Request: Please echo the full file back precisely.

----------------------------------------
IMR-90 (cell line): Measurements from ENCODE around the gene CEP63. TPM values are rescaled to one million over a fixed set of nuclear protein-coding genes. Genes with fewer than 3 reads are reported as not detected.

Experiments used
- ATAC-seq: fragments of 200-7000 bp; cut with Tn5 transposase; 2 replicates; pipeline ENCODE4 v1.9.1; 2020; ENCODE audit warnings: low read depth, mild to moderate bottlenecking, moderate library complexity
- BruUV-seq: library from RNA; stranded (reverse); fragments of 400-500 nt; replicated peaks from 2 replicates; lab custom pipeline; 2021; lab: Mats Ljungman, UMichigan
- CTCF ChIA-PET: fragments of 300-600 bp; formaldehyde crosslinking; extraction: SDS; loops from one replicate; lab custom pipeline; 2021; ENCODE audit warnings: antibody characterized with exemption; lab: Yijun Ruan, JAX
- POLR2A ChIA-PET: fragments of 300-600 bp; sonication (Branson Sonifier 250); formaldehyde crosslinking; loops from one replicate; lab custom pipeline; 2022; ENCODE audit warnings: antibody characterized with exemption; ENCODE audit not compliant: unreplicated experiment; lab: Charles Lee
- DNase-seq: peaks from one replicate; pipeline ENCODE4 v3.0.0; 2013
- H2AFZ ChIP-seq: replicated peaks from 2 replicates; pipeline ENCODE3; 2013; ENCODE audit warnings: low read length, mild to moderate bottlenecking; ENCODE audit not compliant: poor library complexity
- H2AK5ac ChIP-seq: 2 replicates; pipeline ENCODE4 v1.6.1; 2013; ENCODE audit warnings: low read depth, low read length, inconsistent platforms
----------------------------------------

IMR-90 (cell line): Measurements from ENCODE around the gene CEP63. TPM values are rescaled to one million over a fixed set of nuclear protein-coding genes. Genes with fewer than 3 reads are reported as not detected.

Experiments used
- ATAC-seq: fragments of 200-7000 bp; cut with Tn5 transposase; 2 replicates; pipeline ENCODE4 v1.9.1; 2020; ENCODE audit warnings: low read depth, mild to moderate bottlenecking, moderate library complexity
- BruUV-seq: library from RNA; stranded (reverse); fragments of 400-500 nt; replicated peaks from 2 replicates; lab custom pipeline; 2021; lab: Mats Ljungman, UMichigan
- CTCF ChIA-PET: fragments of 300-600 bp; formaldehyde crosslinking; extraction: SDS; loops from one replicate; lab custom pipeline; 2021; ENCODE audit warnings: antibody characterized with exemption; lab: Yijun Ruan, JAX
- POLR2A ChIA-PET: fragments of 300-600 bp; sonication (Branson Sonifier 250); formaldehyde crosslinking; loops from one replicate; lab custom pipeline; 2022; ENCODE audit warnings: antibody characterized with exemption; ENCODE audit not compliant: unreplicated experiment; lab: Charles Lee
- DNase-seq: peaks from one replicate; pipeline ENCODE4 v3.0.0; 2013
- H2AFZ ChIP-seq: replicated peaks from 2 replicates; pipeline ENCODE3; 2013; ENCODE audit warnings: low read length, mild to moderate bottlenecking; ENCODE audit not compliant: poor library complexity
- H2AK5ac ChIP-seq: 2 replicates; pipeline ENCODE4 v1.6.1; 2013; ENCODE audit warnings: low read depth, low read length, inconsistent platforms